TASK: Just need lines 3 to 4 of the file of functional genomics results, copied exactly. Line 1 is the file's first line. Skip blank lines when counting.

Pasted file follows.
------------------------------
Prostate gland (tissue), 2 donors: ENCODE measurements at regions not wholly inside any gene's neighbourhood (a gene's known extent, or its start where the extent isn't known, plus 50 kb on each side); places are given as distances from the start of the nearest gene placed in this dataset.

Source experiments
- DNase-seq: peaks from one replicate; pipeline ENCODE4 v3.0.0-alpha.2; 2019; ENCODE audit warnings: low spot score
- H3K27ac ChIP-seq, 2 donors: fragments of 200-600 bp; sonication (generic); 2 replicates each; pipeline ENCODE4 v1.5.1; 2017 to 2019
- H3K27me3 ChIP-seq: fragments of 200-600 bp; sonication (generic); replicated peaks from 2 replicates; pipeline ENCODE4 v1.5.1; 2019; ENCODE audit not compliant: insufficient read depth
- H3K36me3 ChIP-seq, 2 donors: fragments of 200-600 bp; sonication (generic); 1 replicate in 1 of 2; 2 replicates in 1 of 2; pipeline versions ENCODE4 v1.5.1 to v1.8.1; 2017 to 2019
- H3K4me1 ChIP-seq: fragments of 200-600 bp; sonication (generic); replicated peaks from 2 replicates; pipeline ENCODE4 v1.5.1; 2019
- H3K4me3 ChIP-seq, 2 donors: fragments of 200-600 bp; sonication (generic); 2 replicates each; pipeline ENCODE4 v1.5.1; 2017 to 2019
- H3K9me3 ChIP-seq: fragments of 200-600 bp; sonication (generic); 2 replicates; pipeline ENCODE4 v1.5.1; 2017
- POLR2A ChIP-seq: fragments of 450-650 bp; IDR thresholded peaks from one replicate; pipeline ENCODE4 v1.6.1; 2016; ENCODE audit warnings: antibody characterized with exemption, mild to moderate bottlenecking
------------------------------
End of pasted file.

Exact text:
- DNase-seq: peaks from one replicate; pipeline ENCODE4 v3.0.0-alpha.2; 2019; ENCODE audit warnings: low spot score
- H3K27ac ChIP-seq, 2 donors: fragments of 200-600 bp; sonication (generic); 2 replicates each; pipeline ENCODE4 v1.5.1; 2017 to 2019